for w in G:
if G.adjacent(v,w):
for u in G:
if G.adjacent(u,v):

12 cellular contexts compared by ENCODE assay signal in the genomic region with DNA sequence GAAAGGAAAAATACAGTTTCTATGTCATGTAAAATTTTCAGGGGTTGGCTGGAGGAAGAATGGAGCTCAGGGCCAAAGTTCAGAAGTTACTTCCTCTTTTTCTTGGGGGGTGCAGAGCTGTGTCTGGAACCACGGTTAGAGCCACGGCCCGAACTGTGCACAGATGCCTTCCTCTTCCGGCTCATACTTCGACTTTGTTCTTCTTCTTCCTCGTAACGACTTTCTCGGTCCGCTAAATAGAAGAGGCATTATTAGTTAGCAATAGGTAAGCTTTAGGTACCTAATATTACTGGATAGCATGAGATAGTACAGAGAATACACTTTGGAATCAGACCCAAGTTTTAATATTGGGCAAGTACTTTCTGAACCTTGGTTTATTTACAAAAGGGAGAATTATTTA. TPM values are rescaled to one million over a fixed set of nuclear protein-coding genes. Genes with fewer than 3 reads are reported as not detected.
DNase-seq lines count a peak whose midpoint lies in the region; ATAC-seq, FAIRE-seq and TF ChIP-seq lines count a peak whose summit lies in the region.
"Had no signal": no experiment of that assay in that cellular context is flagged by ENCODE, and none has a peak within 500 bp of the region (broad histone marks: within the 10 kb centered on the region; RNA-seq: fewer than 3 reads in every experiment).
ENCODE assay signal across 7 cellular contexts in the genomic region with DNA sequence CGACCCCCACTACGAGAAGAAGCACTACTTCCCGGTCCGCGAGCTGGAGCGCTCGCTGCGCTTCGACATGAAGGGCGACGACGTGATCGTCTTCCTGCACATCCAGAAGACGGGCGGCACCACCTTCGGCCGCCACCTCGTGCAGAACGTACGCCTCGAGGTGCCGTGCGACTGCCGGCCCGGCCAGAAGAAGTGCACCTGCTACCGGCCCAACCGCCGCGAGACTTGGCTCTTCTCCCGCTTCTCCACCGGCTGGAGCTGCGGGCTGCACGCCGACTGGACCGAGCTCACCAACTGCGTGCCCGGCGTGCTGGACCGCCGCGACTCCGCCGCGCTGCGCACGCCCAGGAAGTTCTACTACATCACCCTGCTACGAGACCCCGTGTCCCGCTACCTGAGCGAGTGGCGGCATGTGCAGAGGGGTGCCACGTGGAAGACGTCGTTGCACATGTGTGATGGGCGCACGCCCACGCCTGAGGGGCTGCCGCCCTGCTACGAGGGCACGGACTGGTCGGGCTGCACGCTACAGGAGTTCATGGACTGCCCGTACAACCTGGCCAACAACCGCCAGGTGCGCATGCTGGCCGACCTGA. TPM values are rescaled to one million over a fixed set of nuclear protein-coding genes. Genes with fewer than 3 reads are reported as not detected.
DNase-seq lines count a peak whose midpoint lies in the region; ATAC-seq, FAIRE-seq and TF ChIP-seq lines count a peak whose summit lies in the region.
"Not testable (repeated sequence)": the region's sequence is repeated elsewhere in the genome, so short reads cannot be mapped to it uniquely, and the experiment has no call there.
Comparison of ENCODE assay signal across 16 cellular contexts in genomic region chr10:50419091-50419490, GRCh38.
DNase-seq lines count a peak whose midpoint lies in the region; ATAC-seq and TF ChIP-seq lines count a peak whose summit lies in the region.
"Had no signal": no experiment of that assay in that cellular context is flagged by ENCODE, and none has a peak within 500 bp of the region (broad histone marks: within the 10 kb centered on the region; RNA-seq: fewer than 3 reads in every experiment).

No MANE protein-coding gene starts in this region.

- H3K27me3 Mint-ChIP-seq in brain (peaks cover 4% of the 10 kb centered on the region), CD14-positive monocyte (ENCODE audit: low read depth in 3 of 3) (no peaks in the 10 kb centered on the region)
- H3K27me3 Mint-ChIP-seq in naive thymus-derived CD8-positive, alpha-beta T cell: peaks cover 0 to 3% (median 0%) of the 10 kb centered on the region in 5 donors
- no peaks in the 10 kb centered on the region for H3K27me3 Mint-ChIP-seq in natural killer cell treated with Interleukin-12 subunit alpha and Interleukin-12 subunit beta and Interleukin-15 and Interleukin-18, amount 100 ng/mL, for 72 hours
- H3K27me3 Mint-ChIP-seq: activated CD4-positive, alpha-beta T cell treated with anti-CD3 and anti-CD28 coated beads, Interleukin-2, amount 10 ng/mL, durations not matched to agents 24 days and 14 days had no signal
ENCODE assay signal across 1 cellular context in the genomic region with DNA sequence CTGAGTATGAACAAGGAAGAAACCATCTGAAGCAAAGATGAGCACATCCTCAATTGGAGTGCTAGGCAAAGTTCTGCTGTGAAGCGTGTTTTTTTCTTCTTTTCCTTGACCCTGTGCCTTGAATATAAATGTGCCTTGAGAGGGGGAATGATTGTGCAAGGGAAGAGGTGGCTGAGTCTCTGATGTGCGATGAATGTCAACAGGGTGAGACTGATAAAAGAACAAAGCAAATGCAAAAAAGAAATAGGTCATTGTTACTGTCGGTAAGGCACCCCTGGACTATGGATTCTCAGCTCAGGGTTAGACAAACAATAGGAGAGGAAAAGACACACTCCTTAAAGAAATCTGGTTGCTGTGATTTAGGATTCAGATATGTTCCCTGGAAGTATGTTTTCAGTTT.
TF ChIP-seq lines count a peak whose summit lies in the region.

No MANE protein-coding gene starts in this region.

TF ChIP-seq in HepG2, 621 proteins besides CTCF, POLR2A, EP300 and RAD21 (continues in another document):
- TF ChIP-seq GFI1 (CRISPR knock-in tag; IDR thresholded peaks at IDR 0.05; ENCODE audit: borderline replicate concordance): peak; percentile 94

if u != w:
break
else:
return True